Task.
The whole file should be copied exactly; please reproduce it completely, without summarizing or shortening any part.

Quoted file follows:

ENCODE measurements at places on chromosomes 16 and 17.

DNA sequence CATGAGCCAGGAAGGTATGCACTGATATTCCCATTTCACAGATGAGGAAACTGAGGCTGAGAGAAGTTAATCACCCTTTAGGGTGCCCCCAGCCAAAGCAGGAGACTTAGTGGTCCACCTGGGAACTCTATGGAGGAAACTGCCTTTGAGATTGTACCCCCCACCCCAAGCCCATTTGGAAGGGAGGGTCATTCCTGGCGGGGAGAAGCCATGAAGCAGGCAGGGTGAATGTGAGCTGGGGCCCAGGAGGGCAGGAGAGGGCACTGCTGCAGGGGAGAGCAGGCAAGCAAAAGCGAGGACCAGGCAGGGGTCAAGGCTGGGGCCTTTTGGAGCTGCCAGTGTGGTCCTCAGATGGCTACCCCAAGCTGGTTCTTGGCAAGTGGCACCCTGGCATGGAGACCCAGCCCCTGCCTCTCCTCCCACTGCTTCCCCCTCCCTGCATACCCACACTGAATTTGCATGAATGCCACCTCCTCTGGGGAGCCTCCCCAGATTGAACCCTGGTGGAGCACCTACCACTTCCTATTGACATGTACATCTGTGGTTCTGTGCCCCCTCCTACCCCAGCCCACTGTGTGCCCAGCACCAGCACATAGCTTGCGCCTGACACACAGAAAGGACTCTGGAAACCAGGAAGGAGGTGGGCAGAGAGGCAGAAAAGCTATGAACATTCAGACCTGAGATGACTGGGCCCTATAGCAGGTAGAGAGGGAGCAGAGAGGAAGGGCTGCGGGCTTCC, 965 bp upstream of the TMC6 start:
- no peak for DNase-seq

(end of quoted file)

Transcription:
ENCODE measurements at places on chromosomes 16 and 17.

DNA sequence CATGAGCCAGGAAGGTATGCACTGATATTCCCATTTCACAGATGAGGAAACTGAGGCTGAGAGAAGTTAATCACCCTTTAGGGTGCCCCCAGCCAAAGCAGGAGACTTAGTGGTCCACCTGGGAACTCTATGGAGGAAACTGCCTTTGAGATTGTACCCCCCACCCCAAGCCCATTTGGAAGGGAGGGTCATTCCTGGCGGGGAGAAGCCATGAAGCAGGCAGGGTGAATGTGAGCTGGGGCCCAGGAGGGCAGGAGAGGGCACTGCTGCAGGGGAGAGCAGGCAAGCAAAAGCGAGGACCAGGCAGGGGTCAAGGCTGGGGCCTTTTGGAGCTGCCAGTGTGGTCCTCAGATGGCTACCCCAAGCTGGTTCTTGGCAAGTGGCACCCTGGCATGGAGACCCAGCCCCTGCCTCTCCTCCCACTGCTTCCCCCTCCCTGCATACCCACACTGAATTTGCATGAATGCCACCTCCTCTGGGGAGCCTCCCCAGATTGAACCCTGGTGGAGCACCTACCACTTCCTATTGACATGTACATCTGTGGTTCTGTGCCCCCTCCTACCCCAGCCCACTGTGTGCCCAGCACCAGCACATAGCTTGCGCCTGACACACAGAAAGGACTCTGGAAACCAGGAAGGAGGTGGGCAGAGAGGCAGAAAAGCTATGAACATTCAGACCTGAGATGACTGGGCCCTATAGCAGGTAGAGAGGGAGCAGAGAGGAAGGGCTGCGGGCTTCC, 965 bp upstream of the TMC6 start:
- no peak for DNase-seq